21st Century

Lecture on Art History in China for $140k per year

April 5 2024

Image of Lecture on Art History in China for $140k per year

Picture: Wenzhou University

Posted by Adam Busiakiewicz:

Here's a job that just couldn't be missed on this blog. The Wenzhou Business College in China are hiring an Associate Professor / Assistant Professor / Lecturer in Art/Art History.

According to the job description:

Wenzhou Business College is a top ranked private university approved by the Ministry of Education in China. With nearly 20,000 students and over 1,000 faculty members, the College invites applications for 10-year full-time tenure positions at all ranks in Art or Art History to begin in Fall 2024. The successful candidate will be able to teach lower level undergraduate art or art history courses. English fluency is a must. Applicants should possess a PhD degree in Art, Art History or related field. ABDs with anticipate completion by July 2024 are encouraged to apply. Candidates graduated from a Top 50 ranking university with master degrees in Art, Art History or related field may be considered at Lecturer level with a 10-year contract.

The job comes with an annual tax-free salary of RMB (Chinese Yuan) 900,000 (about USD $140K), and lots of other perks aside including up to RMB 1,000,000 in housing subsidy. Applications must be in by 21st April 2024.

Good luck if you're applying!

Study Prints at The British Library!

April 3 2024

Image of Study Prints at The British Library!

Picture: The British Library

Posted by Adam Busiakiewicz:

Birkbeck, University of London, and the British Library are advertising a fully-funded PhD Studentship on RE-EVALUATING THE STATUS OF PRINTS AT THE BRITISH LIBRARY.

According to the description on their website:

The focus of this project is on identifying, researching and analysing the provenance, changing status and visibility of about 500 books of prints in the British Library’s collection, using an 1812 unpublished finding list as a starting point.

This project will be jointly supervised by Kate Retford at Birkbeck (Professor of History of Art, School of Historical Studies) and Felicity Myrone at the British Library (Lead Curator, Western Prints and Drawings). The student will spend time with both Birkbeck and the British Library and will become part of the wider cohort of AHRC CDP funded PhD students across the UK.  

The studentship comes with the National Minimum Doctoral Stipend for the academic year 2024/25, which is £19,237 per annum, plus an additional £2,000 and £550 per year due to London weighting and CDP maintenance payments respectively. Applications must be in by 29th April 2024.

Good luck if you're applying!

Show me the Wilkies, says Catalogue Raisonné writer to Tate

April 2 2024

Image of Show me the Wilkies, says Catalogue Raisonné writer to Tate

Picture: Tate

Posted by Adam Busiakiewicz:

The Telegraph have published an article on the plea of a scholar to be allowed more generous and timely access to paintings at Tate Britain in order to complete a catalogue raisonné project. Alex Kidson, the compiler of the Paul Mellon Centre's catalogue on George Romney, has been completing a catalogue raisonné on the Scottish Artist David Wilkie (1785–1841), a project begun by the late Hamish Miles (d. 2017). The article focuses on Kidson's requests to see many Wilkie kept in storage at Tate Britain, which has been a gargantuan task.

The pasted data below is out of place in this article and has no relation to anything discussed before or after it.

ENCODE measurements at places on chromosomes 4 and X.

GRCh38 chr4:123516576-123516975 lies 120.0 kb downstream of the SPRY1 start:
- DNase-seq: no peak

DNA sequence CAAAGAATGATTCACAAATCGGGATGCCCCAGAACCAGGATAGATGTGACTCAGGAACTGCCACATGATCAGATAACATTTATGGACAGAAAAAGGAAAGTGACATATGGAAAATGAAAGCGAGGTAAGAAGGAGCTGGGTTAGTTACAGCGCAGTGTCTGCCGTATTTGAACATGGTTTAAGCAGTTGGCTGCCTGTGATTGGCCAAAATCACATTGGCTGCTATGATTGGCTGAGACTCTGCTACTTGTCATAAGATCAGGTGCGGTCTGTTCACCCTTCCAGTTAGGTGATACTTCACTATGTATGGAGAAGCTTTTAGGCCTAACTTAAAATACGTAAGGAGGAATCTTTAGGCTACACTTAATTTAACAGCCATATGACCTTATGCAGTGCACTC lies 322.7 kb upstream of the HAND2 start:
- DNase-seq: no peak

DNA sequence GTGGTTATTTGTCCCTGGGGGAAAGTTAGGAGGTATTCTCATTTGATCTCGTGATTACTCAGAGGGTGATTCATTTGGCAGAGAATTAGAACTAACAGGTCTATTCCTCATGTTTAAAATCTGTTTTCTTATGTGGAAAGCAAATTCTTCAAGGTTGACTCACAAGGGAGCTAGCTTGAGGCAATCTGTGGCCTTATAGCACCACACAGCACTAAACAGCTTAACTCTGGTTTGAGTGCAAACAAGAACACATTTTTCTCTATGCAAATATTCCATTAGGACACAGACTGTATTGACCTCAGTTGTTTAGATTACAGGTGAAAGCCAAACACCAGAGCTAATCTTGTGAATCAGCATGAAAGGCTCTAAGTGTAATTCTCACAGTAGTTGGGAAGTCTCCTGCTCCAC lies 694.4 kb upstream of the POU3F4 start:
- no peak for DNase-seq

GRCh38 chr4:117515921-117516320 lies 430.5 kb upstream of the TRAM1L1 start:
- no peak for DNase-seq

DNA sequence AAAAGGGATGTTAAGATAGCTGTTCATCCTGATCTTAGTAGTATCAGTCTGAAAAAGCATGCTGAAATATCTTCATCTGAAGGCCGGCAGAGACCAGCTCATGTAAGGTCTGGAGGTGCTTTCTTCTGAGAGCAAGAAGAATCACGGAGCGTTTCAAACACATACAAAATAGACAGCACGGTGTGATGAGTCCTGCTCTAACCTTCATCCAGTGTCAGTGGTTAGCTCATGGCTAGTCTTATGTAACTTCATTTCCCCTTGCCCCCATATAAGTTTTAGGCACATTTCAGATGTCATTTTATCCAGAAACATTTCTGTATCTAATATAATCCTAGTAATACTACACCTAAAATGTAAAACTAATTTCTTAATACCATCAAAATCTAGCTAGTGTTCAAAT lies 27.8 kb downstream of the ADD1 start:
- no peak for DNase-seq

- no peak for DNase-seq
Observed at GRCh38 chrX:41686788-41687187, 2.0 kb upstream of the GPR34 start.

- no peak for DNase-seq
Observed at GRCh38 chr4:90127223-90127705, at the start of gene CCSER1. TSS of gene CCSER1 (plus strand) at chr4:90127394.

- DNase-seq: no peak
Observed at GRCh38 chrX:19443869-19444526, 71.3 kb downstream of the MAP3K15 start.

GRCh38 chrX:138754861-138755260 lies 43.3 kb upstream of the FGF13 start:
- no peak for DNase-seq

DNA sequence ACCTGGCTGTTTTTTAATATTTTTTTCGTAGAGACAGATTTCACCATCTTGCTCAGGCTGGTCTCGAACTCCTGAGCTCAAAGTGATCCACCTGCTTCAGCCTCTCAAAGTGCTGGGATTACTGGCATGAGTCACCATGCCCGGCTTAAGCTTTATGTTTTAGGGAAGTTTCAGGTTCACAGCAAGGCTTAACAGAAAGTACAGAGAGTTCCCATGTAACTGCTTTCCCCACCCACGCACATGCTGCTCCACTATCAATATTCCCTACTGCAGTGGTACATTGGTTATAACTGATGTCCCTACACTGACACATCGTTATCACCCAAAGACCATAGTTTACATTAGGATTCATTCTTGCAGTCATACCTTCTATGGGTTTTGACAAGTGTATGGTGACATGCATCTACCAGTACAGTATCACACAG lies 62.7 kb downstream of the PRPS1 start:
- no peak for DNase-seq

According to the piece:

“I haven’t succeeded in seeing the Wilkie paintings”, Mr Kidson said. “The Tate says, ‘You can go on a Tuesday morning for one hour and you’re limited to looking at five works’. If the next visit is full up, you have to wait until there’s a free spot. That’s usually about six or seven weeks ahead.

“The last time I tried they said they can make three of these works available, but a further one was not allowed to be seen at all. They didn’t say why not. I originally approached them to see these Wilkies in late November. I returned the application form on Dec 1 and in response to that was offered Feb 3. ‘The public own these works’

“That’s waiting months. I took that spot and then found I couldn’t attend for personal reasons. They said, the next available date is mid-April, but that was too late for my deadlines.”

He added: “The situation is ridiculous because the public own these works. The Tate is playing God with them.”

The piece includes quotes from other curators and scholars who are calling on Tate to be more helpful, alongside the long-standing calls for more works to be loaned out to museums where they can be placed on view. Click on the link above to read more.

Syndicat National des Antiquaires Rally Against EU Import Regulations

April 2 2024

Image of Syndicat National des Antiquaires Rally Against EU Import Regulations

Picture: sna-france.com

Posted by Adam Busiakiewicz:

Interesting news from France that the Syndicat National des Antiquaires (SNA), which represents roughly 300 dealers and members in France and abroad, is rallying against forthcoming EU Regulations regarding the import of cultural artefacts. Effectively, in an attempt to rout illegal trade of cultural artefacts stricter criteria will be introduced in providing for licenses for works over 200 years old and worth more than €18,000.

According to the article above:

According to UK-based consultant and adviser to art trade associations Ivan Macquisten, the law “deems an imported item illicit, unless proven otherwise”.

He adds that this means a “reversal of the burden of proof”, effectively scrapping common property law that assumes the owner’s good faith.

The SNA, which lobbies on behalf of around 300 French antique and art dealers, said that the regulation will also make it difficult for owners to donate cultural objects – like fossils, antiquities, texts and art – to museums.

Owners of items over 200 years old that are valued above €18,000 will need an "importer statement". They’ll also need an import licence for other items over 250 years old.